BlueScope Steel workers speak with the WSWS

BlueScope Steel workers from the company’s Port Kembla plant, south of Sydney spoke with the World Socialist Web Site reporters at an early morning mass meeting in Wollongong yesterday. The Australian Workers Union (AWU) and other unions have responded to the management’s threat to shut the plant, Australia’s largest steel making plant, by promising to assist the company slash up to 500 jobs as part of $200 million cost-cutting restructure.

Drew, who has two nine-year-old boys, has worked at the Port Kembla plant for over 20 years. He spoke to the WSWS before yesterday’s union mass meeting.

“We face a bad situation, and it’s one that I’ve been through here a few times, but I want a better understanding of what this company and the union is demanding,” he said.

“When I began here in the early 1990s and there were about 6,000 people. Since then whole areas have been eliminated—pattern-making, foundry, fabrication and all sorts of other things. They’re all gone and so have apprenticeships. This is very disturbing.

“I do volunteer work at a soup kitchen and have done volunteer work in other countries that have had major catastrophes. I’ve seen poverty get worse here over the years but there’s no doubt it will be much worse if the job losses keep going here.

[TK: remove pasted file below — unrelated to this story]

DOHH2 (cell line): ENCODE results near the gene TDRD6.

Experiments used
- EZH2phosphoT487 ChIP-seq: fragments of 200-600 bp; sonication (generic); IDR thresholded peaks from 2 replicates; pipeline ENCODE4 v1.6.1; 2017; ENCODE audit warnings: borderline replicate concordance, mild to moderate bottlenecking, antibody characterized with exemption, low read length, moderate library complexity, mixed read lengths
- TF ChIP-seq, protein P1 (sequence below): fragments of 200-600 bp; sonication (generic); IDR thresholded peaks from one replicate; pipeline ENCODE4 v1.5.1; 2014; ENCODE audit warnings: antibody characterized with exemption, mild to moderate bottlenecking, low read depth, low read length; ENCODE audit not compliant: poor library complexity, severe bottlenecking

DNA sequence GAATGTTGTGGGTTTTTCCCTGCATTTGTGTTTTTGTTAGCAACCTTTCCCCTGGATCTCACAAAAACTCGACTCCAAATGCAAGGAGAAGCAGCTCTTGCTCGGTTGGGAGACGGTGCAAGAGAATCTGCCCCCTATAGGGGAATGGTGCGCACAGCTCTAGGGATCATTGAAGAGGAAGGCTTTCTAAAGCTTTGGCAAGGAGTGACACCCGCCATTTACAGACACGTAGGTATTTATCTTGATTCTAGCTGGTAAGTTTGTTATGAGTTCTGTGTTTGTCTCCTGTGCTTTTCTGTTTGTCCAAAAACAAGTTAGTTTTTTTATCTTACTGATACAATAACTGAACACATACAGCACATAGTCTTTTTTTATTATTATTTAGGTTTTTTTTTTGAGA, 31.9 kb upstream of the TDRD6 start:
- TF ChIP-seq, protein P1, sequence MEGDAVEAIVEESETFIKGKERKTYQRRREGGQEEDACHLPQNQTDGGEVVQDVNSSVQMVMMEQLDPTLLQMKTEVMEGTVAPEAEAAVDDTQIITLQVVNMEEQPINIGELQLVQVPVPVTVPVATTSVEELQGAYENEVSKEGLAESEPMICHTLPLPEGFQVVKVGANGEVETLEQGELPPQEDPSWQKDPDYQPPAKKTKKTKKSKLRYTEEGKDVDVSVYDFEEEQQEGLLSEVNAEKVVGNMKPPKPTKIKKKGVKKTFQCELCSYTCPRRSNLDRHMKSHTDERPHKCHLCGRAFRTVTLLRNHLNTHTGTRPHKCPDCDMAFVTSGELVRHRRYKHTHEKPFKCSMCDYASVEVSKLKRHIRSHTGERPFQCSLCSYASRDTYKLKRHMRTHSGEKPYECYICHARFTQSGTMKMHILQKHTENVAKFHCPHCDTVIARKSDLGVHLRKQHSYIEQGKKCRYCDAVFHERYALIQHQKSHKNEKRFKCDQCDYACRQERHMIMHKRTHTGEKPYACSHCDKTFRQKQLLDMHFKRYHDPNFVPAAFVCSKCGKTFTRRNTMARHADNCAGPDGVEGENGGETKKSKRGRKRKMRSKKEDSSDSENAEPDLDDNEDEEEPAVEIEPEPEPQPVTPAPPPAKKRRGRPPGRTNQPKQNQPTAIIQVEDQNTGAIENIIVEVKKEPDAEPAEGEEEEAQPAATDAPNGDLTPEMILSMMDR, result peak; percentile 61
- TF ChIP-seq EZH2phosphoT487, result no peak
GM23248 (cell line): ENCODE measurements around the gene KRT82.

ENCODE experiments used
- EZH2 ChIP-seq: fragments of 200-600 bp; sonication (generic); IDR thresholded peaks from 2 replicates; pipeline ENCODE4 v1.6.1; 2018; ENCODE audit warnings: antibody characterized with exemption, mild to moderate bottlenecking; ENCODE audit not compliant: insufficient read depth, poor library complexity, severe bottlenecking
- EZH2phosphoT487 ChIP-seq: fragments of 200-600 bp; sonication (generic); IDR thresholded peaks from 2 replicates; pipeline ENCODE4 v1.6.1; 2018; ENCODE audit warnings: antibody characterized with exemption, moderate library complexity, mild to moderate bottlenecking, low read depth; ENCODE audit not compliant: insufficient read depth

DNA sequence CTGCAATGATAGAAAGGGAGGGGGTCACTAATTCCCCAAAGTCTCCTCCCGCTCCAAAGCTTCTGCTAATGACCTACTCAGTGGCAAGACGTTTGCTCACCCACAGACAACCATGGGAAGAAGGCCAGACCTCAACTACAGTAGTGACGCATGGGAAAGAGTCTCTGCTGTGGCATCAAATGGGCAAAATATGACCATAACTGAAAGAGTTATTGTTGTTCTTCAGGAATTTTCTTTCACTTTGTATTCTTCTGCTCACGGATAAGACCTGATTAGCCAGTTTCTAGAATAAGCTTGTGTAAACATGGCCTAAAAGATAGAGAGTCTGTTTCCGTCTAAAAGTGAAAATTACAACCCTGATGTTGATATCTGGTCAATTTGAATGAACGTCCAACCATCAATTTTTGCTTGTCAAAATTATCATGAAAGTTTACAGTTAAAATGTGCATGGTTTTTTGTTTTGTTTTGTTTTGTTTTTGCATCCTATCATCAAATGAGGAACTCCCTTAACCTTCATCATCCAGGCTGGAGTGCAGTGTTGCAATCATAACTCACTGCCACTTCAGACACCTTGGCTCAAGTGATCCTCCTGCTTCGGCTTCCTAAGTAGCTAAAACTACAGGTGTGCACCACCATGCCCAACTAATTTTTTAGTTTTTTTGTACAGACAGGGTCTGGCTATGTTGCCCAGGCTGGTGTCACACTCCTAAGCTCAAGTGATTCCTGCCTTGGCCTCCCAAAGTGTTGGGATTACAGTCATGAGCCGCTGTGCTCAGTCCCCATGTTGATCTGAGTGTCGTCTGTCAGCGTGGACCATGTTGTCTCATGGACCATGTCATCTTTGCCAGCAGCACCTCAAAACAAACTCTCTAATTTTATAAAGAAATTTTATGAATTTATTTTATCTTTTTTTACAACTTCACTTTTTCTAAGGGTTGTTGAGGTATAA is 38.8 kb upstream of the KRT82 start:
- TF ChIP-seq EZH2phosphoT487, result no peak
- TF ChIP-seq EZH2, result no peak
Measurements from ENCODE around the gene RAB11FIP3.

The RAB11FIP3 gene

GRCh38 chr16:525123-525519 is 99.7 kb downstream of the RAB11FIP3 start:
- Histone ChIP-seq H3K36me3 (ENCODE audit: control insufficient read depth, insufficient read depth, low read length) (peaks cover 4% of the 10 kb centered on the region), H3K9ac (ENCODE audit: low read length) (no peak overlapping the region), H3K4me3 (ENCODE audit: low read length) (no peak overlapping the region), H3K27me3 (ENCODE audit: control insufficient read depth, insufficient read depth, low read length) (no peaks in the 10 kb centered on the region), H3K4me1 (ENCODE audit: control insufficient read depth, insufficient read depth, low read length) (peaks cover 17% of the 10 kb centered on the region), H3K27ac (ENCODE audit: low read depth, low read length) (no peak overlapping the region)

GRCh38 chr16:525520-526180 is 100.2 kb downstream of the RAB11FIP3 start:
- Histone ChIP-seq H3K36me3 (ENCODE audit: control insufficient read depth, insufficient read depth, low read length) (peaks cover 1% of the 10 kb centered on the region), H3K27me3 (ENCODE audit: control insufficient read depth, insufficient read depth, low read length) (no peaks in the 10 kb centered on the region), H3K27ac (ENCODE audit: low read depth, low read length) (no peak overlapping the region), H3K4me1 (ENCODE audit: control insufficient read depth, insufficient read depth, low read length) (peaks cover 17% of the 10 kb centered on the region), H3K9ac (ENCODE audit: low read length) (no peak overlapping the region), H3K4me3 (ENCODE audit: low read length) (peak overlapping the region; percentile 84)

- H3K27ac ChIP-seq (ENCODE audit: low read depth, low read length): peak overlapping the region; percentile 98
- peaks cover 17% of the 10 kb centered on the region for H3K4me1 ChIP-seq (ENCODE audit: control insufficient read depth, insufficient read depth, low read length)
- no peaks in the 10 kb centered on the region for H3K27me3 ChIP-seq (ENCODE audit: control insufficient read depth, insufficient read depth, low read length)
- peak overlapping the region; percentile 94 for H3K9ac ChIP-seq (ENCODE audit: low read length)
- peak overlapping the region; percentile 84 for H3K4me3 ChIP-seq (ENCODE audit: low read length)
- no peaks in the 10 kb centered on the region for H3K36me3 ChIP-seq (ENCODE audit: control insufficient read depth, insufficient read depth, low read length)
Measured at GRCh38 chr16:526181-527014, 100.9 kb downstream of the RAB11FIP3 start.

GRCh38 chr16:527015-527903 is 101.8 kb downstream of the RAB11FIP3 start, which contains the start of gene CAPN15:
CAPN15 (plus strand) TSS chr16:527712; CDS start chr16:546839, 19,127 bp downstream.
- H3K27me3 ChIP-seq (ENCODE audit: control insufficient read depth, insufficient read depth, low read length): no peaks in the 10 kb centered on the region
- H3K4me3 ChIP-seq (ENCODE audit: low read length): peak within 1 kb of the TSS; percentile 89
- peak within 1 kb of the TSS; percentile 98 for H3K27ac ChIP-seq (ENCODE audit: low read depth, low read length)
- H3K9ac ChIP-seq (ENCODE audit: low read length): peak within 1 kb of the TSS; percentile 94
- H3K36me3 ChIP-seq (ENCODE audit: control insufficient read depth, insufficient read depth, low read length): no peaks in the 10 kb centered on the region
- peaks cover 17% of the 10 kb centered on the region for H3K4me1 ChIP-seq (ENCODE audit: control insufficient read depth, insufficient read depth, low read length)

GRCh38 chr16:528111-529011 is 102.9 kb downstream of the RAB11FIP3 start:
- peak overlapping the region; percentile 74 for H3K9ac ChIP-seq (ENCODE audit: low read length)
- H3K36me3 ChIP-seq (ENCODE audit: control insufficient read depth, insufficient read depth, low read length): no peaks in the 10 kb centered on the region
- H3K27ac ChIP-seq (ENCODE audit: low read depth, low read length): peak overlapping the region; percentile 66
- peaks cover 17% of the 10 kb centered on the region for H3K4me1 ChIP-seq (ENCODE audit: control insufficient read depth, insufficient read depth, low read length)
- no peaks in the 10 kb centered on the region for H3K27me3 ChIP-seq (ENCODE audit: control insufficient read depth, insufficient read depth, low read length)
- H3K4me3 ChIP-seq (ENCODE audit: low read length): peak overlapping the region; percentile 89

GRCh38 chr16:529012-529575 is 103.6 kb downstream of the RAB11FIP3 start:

“I’ve now got two nine-year-old boys. What’s going to be their future? If there are more job losses at Port Kembla it will turn our lives upside down. All this is happening because of decisions made by people and totally outside my control.

“If this place shuts down it won’t just affect the working class but all layers of the population. We’ve been told that there will be jobs at the university but how can that happen. There’s only so much that the university can absorb. Jobs are shrinking across the entire community. This is not just a community issue, but a state issue and a national issue and its impact will spread like waves in the ocean.”

Drew said he did not want to comment on the union assisting the company to impose $200 million cuts. But he added, “I was brought up in a family of Labor supporters but I’m jaded with both these major parties. They are looking after big business and themselves. They’ve got no interest in looking after ordinary people. I don’t know what we can do about the government. Maybe it’s time we started thinking about some sort of revolution. At the moment we’re faced with a race to the bottom.

Paul, who works in the blast furnace, said: “The government doesn’t seem to want to support a steel industry and the Labor government wouldn’t be any different. Everything that has been built up by workers in this country is being destroyed. Instead of fighting to defend this, the trade unions have become like gentle little lambs. We could lose hundreds of jobs from Port Kembla but the union officials will still have jobs when it’s all over.

“We’ve heard recently that some of the shift allowances will be taken away. Some people are saying that they will lose big time—they could lose about 30 percent of the take-home wages. Many are thinking about leaving and getting jobs somewhere else.

“We’ve also had to watch and see BlueScope workers lose their jobs and be replaced by contractors, particularly in the raw materials area. The unions haven’t said anything much about that. Nobody knows what’s going to happen.”